If you think you’ve heard everything about the dangers of smoking, just sit in on Jessica Walters’ class for half an hour and you might be surprised.
Walters, who teachers 6th grade at the Woodlawn Regional Catholic School in Pawtucket, is using a new nationwide program called “Get Smart About Tobacco,” developed by Scholastic, the global publishing company, in partnership with the CVS Health Foundation right here in Rhode Island.
“I’ll take anything that gets kids to stay away from cigarettes,” Walters said in an interview last month. She has taught at Woodlawn the past seven years and said the curriculum, which included an art project, taught her some things she didn’t know before about smoking.
“They really latched into the other science behind it — the second-hand and third-hand smoking — which was new information for me,” she said. “I had never heard about third-hand smoking. And at first I didn’t quite believe it, but then I did my own research and it’s a problem. It’s that lingering cigarette smoke, the lingering chemicals in the air or in fibers. It can cause major problems.”
Veronica Procopio, the principal at Woodlawn, heard about the program in an email from Scholastic, and was intrigued that the CVS Foundation was helping support it, especially since the company made national news two years ago for pulling all tobacco products from its stores.
“(Woodlawn is) an inner-city school. I knew what the non-smoking policy was at CVS and how staunchly they backed the no smoking policy and it seemed to speak to me,” she said. “And so that’s why I passed it along to the teachers to get involved with the students.”
This past spring the students learned about everything from the science of smoking to slick advertising campaigns by tobacco companies and Walters told them about the physical effects of being a smoker.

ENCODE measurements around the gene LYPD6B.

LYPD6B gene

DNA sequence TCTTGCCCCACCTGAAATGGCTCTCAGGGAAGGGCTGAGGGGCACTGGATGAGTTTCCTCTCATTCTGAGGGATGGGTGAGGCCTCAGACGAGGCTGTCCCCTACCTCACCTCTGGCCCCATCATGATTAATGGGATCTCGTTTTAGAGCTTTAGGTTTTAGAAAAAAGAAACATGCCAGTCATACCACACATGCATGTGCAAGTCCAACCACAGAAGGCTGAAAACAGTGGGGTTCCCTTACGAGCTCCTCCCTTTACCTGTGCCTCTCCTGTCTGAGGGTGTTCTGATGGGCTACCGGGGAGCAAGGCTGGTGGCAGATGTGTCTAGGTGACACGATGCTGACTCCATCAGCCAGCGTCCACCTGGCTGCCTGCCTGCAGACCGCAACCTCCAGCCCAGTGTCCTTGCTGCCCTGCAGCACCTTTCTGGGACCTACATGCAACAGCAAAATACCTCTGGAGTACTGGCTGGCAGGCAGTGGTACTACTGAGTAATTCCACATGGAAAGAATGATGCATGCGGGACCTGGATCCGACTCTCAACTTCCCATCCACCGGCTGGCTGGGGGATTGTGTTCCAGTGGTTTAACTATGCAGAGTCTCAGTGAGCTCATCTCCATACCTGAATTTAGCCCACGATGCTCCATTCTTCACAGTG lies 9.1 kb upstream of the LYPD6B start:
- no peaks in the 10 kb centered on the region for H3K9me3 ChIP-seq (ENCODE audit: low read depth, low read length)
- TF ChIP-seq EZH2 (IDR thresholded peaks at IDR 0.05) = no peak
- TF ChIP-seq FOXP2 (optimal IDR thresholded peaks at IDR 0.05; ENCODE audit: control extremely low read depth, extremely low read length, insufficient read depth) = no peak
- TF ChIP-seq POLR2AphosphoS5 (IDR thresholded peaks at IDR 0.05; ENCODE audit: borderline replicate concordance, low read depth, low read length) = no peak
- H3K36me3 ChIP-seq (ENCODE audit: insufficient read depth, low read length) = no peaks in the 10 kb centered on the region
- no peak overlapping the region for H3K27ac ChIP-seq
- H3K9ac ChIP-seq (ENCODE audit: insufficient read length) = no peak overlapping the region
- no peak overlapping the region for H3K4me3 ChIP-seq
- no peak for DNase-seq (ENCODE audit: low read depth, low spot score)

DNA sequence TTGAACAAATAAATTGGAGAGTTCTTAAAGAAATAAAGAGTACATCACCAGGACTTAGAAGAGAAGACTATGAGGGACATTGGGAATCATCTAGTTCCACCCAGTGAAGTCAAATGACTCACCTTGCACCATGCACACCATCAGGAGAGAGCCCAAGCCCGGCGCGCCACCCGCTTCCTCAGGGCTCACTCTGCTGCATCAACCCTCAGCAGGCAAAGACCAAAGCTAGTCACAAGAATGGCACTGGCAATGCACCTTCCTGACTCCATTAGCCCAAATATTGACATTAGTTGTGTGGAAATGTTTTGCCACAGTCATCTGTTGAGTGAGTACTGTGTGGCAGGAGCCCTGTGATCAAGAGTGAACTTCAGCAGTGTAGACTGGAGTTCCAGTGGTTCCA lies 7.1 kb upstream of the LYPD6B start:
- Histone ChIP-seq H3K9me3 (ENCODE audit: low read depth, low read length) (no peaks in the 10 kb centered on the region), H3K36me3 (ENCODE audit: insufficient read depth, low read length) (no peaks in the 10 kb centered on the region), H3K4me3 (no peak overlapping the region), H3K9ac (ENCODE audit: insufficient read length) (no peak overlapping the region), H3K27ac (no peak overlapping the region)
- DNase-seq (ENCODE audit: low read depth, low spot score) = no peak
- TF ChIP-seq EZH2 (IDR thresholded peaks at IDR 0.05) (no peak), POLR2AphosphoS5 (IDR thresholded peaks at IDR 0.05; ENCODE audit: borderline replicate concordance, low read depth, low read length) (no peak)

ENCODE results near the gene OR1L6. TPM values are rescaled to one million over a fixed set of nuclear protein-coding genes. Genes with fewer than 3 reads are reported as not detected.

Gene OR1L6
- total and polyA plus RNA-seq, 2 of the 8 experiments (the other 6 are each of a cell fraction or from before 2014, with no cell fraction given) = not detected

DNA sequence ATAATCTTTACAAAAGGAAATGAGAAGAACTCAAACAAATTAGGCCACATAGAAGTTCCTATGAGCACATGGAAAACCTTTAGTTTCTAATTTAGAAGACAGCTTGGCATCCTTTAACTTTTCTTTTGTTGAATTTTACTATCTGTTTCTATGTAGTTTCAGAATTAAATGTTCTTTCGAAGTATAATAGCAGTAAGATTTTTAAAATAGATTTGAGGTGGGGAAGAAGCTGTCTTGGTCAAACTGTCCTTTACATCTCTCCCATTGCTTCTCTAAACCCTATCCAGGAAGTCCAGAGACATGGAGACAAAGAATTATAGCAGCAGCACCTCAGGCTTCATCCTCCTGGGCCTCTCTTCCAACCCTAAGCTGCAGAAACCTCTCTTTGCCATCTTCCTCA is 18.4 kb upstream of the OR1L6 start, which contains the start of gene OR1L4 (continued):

“The majority of them are totally anti-smoking,’’ Walters said. “Many of them know people who smoke and they don’t like it, especially the kids who are very concerned about their appearance and their image. They really hooked into the parts of the program that explained how it could affect your skin, it could affect your hair and it could affect the way that you smell.’’
And that’s what stood out to Victoria Adegboyeda. “(Miss Walters) talked about how it affects every single body part. It could make the tongue swollen, make your lungs black, it makes your teeth turn yellow, it makes your hair get thinner. You don’t want that.”
Procopio added: “In speaking with the children I was surprised at how many knew 12-, 13- and 14-year-olds who are currently smoking. So it’s important for us to speak to them, people they trust, people they spend their days with — not their parents necessarily — to tell them that this isn’t a good healthy thing. And these kids are not to be admired for doing something that you would think maybe is cool.’’
The students also created individual posters as part of a national contest. Scholastic notified the school last month that one of Miss Walters’ students was a national runner-up for this poster. The award carries a $200 VISA card for the student and $50 for his teacher.
Walters said, “He was a little shell-shocked at first, then he was really, really excited that he won. He really enjoys art so it was a nice validation for him.”
Walters says electronic cigarettes — or e-cigarettes — are the latest trend and catching on quickly with youngsters. The Scholastic curriculum hit it head on. “E-cigarettes were a major component. There was a reading selection that went with it and e-cigarettes figured very heavily in that, which was great because it really demystified and deglamorized the electronic cigarettes.’’
Teachers and students also learned that with all of the challenges facing Rhode Island, the state is actually leading the country when it comes to the anti-smoking message to its youth.
“We have an 8% percent youth smoking rate, significantly better than the national percentage, which is great to see,” Walters said. “Again, it validates that what we’re doing in Rhode Island is working, to keep kids away from tobacco.”
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